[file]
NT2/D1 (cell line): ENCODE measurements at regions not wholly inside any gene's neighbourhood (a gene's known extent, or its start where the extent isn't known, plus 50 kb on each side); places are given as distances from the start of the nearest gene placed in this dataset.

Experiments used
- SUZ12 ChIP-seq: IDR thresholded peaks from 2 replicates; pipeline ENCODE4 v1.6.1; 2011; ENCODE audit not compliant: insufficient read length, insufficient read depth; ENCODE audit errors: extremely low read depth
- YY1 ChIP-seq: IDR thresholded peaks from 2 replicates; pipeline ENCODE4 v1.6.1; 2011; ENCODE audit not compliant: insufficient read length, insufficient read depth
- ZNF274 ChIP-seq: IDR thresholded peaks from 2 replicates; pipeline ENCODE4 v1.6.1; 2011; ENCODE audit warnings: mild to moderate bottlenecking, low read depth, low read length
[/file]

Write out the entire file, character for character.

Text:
NT2/D1 (cell line): ENCODE measurements at regions not wholly inside any gene's neighbourhood (a gene's known extent, or its start where the extent isn't known, plus 50 kb on each side); places are given as distances from the start of the nearest gene placed in this dataset.

Experiments used
- SUZ12 ChIP-seq: IDR thresholded peaks from 2 replicates; pipeline ENCODE4 v1.6.1; 2011; ENCODE audit not compliant: insufficient read length, insufficient read depth; ENCODE audit errors: extremely low read depth
- YY1 ChIP-seq: IDR thresholded peaks from 2 replicates; pipeline ENCODE4 v1.6.1; 2011; ENCODE audit not compliant: insufficient read length, insufficient read depth
- ZNF274 ChIP-seq: IDR thresholded peaks from 2 replicates; pipeline ENCODE4 v1.6.1; 2011; ENCODE audit warnings: mild to moderate bottlenecking, low read depth, low read length